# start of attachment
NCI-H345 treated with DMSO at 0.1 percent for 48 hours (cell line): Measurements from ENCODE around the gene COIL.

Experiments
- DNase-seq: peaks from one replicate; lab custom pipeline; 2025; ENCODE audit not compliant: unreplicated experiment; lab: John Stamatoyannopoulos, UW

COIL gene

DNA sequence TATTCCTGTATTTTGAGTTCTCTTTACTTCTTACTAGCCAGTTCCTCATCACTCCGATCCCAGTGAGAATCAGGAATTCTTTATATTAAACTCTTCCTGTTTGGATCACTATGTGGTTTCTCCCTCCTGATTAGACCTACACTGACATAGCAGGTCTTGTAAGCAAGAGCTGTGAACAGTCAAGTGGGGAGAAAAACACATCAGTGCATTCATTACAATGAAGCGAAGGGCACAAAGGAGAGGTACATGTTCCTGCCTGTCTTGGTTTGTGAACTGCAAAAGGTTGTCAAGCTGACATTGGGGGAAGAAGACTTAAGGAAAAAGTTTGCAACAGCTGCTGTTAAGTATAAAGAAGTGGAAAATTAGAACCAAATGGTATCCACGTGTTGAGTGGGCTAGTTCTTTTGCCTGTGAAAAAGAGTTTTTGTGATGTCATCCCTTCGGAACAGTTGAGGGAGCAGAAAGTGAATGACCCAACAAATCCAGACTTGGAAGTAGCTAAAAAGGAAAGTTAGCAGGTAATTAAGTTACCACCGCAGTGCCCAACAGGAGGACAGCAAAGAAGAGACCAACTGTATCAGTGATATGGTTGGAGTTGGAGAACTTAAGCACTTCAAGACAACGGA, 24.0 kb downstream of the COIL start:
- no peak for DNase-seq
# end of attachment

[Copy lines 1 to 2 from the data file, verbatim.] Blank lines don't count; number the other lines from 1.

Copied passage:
NCI-H345 treated with DMSO at 0.1 percent for 48 hours (cell line): Measurements from ENCODE around the gene COIL.

Experiments